ORCHARD PARK — Maybe it’s because the NFL draft is two weeks later than usual.
Or maybe it’s nothing more than its growing mystique and the way it grabs fans’ attention.
Whatever the reason, the number of mock drafts, the amount of speculation, the volume of TV and radio time and newspaper space dedicated to this year’s 79th annual lottery seems to be at an all-time high.
And you’re facing four more days of it until eight o’clock Thursday night when the National Football League conducts Round 1. Rounds 2 and 3 are Friday evening with the final four rounds set for Saturday afternoon.
But it’s the opening round that mesmerizes fans and with the Bills owning the ninth overall pick, Buffalo has been part of all manner of projections and prognostications.
AND WHEN the Bills held their pre-draft luncheon a week ago, general manager Doug Whaley wasn’t averse to joking about such speculation.
“It’s finally one time where we can use you (media) guys to our advantage,” he admitted with a laugh. “There are things that you put out there to see if someone bites and there are some things you put out there that are true. You have people read between the lines and you don'’ want to show your hand. I’m sure everyone is doing the same thing.”
Thus Whaley, who has said Buffalo won’t draft a quarterback with any of its six picks this year — the sixth-rounder went to Tampa Bay for wide receiver Mike Williams — was asked why the press should believe him.
“I’ve been vocal about it,” admitted Whaley, at 41 the NFL’s fourth youngest GM and one of five African-Americans to currently hold that position in the league. “Will it happen? I will always say to you guys to never say never. We don’t plan on it.
“But there are a lot of things that can go down where we may be staring at a guy (who) is the best person for us ... and it may be a quarterback.”
He added, “The way we set up the roster this offseason, we’re able to go after the best player available ... the best player we think can help the Bills get to the playoffs.”
WHALEY didn’t take over his current duties until last May, after the draft, which, though he had major input, was still conducted by then-GM Buddy Nix.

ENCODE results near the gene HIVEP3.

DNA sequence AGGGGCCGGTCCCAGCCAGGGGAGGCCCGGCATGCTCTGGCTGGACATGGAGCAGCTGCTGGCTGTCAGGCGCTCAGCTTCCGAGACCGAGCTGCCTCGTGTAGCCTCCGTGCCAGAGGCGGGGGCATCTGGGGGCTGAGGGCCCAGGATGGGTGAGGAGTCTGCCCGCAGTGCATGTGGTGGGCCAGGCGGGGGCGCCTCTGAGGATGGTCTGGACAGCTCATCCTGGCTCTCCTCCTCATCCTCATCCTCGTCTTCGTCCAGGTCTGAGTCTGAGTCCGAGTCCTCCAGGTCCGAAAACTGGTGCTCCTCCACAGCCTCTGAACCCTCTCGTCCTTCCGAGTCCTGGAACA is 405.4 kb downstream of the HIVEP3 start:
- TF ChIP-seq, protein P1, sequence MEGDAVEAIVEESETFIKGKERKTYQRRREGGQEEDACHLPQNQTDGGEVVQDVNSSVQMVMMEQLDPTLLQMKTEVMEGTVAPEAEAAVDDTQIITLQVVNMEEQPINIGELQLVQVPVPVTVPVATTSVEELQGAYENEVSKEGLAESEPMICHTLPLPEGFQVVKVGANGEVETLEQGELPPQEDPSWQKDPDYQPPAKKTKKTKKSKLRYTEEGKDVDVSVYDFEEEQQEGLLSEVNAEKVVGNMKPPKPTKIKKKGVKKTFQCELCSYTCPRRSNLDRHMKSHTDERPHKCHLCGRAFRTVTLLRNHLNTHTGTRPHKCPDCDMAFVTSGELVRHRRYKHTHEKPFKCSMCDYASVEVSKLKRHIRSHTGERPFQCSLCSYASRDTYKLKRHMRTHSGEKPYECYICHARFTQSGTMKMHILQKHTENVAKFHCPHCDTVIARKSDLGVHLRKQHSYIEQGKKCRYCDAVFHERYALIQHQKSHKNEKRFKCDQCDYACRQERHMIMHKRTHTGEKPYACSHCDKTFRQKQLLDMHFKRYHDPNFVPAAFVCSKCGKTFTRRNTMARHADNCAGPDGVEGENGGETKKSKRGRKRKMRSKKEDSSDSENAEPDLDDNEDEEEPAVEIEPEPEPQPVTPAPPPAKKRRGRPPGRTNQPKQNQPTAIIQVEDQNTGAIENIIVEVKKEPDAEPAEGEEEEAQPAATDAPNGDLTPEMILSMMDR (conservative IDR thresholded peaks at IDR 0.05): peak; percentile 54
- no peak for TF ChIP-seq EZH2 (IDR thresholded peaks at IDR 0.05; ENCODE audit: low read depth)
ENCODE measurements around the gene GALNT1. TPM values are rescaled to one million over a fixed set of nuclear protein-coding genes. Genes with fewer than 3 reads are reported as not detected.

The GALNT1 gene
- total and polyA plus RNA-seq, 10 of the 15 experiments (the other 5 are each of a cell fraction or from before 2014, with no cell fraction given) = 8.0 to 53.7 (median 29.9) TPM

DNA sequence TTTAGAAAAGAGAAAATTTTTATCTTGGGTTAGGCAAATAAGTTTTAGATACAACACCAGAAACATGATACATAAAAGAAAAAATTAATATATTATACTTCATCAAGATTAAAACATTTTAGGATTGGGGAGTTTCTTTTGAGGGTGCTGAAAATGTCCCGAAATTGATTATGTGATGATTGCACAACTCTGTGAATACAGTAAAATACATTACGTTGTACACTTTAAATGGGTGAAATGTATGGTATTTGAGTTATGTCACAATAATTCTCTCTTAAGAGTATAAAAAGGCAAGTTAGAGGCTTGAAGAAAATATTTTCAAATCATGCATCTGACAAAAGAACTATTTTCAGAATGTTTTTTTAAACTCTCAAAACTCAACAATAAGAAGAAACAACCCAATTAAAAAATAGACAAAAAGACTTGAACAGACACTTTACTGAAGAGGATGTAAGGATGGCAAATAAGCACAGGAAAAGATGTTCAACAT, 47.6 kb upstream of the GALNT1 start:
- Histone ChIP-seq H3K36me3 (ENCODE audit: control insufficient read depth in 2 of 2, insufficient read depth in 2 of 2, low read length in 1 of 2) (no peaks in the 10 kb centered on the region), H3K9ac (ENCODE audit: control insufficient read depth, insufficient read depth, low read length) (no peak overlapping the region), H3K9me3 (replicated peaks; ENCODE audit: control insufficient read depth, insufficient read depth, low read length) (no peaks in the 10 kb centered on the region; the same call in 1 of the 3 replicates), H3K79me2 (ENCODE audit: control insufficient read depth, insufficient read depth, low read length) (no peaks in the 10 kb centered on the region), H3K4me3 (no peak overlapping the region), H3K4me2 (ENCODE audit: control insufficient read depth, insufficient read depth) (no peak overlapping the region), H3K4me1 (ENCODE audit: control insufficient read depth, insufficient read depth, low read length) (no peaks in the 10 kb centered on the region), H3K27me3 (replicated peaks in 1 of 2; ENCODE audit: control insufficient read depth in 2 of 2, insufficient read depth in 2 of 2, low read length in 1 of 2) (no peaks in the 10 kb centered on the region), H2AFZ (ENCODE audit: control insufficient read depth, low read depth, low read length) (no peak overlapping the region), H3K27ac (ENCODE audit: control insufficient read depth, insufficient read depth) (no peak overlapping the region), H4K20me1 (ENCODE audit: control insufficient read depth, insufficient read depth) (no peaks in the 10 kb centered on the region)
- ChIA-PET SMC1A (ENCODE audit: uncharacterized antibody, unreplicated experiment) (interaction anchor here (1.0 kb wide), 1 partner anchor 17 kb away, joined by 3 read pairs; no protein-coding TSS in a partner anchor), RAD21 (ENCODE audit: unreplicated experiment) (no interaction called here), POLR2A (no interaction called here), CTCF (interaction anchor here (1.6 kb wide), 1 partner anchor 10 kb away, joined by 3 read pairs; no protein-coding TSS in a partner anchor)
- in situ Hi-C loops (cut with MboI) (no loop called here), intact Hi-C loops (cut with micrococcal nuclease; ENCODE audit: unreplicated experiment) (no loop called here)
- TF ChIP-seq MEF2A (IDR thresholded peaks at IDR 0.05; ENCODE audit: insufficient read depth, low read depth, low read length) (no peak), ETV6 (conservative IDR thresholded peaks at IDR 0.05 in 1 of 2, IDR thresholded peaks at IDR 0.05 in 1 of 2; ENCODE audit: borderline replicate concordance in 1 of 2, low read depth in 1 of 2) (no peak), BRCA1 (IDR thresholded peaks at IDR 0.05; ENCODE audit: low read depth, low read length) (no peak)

Thus, it’s the first under his name.
“ I don’t look at it that way,” Whaley said. “I look at it as the Buffalo Bills draft. The scouts and everybody in this building has helped us and will help us pick the right players. I don’t say it’s my draft, it’s not the coach’s draft, it’s the Buffalo Bills draft. I’m going to lean on my wise council around me. That’s the only way I know how to do it.
He learned it in 11 years as Pro Scouting Director for the Steelers and the lesson won’t be affected by the Bills’ soon-to-change ownership following the death of franchise founder Ralph Wilson.
“ It’s just like anything in life, you lean on your experience (it’s) the best teacher,” Whaley said of his responsibilities. “Fortunately I’ve been involved in drafts that have built world championship teams (in Pittsburgh), and that’s what I’m going to lean on, and on guys around me to give the information for us to make the best decision to build a championship team here.”
He added, “Every year we’re out to win as many games as possible, and to make the playoffs. So the ownership issue does not factor into what we do day-to-day. Our issue is making the playoffs. It’s a results-based business.
“This draft is critical for us to add more pieces to get us over the hump. Everybody from top to bottom in this organization sees that this draft is important to take that next step.”
WHAT ABOUT the increasingly loud rumors the Bills want to move up in the draft?
“We’re going to keep every option open,” Whaley maintained. “Why would I back myself into a corner and say no we’re going to stay here or move down or move up? You never know what’s going to come across your desk or on your phone. One of the early lessons I learned was don’t say no until you hear what’s being offered to you.
“It's got to be a right deal and it has to be a calculated deal that’s beneficial to us and the other team. It’s going to take two to tango to get to a trade.”
He conceded, “Everybody says you should trade down and that’s great, but if nobody wants to trade with you, you can’t do it. So we’ll sit down and say, ‘Does this make sense? Does this make us a better team? Does this get us to the playoffs?’ If it does and we’re all on board, because it’s a team effort, we’ll do it.”
(Chuck Pollock, the Times Herald sports editor, can be reached at firstname.lastname@example.org)